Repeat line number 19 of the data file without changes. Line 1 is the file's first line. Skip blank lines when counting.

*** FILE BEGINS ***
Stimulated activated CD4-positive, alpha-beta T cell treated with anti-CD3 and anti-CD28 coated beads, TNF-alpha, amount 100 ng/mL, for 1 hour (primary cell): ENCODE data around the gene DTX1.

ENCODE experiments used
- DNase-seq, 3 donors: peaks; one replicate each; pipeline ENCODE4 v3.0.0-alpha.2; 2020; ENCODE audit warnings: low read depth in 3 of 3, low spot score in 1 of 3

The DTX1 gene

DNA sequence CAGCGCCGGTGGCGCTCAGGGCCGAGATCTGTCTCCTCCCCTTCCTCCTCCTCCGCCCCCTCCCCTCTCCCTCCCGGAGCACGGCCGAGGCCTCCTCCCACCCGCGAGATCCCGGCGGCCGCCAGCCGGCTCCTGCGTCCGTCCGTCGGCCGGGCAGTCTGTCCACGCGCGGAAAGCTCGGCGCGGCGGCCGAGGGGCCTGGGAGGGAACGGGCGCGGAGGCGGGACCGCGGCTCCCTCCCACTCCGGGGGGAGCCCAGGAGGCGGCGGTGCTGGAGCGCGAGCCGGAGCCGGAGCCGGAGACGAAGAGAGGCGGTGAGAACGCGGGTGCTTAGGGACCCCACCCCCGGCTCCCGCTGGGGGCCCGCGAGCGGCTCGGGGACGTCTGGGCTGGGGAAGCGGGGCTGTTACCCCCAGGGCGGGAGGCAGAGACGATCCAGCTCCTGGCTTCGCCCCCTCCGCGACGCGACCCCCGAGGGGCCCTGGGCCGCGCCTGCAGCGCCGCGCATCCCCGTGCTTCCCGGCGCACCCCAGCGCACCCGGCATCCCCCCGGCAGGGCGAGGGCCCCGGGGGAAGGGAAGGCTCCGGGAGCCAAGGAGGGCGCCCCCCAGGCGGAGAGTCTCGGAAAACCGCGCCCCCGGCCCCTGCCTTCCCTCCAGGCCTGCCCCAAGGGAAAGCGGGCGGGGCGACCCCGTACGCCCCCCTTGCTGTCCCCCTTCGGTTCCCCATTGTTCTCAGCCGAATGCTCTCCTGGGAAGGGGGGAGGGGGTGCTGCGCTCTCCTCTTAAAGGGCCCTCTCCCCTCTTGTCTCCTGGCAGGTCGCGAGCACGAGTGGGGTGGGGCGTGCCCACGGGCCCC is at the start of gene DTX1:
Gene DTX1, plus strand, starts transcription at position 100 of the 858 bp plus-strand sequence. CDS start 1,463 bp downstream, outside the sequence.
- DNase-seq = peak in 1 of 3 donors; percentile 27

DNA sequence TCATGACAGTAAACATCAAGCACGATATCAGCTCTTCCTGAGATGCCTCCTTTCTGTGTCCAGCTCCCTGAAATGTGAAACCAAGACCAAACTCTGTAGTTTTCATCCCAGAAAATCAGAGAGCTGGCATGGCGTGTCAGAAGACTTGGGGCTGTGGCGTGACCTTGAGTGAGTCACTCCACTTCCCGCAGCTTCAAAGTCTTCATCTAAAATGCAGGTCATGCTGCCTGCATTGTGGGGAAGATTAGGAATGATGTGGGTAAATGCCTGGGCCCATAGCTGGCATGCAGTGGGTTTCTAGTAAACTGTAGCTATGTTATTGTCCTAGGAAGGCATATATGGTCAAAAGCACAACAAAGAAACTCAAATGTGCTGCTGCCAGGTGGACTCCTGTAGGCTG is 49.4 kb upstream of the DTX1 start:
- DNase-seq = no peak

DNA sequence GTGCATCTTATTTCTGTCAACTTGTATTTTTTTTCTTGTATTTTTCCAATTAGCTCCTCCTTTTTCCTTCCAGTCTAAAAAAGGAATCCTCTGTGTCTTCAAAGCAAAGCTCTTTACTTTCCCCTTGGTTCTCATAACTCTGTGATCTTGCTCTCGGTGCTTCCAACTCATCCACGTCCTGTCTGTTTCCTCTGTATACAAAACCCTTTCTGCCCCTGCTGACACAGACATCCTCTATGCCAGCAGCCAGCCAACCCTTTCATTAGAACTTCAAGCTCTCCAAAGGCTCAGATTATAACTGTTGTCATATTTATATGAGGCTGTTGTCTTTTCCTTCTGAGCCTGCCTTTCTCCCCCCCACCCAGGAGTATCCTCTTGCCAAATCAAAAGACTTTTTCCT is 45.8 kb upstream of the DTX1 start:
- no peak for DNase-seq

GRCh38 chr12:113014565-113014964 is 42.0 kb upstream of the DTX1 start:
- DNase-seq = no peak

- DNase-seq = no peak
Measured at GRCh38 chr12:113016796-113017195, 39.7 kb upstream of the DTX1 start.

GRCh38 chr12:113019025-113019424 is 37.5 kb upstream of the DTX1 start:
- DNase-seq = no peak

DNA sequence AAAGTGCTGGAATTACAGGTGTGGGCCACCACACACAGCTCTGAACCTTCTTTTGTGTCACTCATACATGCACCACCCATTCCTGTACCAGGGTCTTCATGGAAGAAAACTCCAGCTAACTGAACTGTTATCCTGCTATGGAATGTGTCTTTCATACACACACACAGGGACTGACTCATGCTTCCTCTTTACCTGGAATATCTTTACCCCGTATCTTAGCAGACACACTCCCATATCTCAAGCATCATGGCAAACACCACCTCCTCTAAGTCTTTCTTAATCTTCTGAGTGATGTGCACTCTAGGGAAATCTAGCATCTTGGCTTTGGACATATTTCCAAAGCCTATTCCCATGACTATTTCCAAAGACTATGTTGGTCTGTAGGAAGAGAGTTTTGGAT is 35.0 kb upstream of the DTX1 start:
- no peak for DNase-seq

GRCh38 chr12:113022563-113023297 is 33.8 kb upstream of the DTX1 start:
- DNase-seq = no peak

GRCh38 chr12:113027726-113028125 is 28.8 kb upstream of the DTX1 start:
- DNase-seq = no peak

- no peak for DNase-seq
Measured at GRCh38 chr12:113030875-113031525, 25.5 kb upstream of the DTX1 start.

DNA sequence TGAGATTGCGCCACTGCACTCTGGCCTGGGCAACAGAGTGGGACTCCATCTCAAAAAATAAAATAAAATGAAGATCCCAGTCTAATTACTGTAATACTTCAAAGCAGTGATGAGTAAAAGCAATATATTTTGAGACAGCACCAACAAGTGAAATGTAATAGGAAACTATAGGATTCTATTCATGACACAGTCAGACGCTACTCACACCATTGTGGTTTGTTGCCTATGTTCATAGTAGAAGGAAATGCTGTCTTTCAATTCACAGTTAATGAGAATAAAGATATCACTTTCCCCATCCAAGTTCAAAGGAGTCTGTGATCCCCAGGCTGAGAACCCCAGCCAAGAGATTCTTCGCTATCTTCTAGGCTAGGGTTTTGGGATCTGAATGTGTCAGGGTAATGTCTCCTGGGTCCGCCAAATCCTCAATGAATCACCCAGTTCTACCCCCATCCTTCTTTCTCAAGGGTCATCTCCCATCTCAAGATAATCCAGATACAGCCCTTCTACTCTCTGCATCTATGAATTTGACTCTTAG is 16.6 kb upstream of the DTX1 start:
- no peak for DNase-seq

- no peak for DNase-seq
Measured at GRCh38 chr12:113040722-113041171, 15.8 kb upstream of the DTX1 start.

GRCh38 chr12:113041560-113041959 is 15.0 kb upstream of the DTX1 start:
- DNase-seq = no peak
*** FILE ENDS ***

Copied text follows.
- no peak for DNase-seq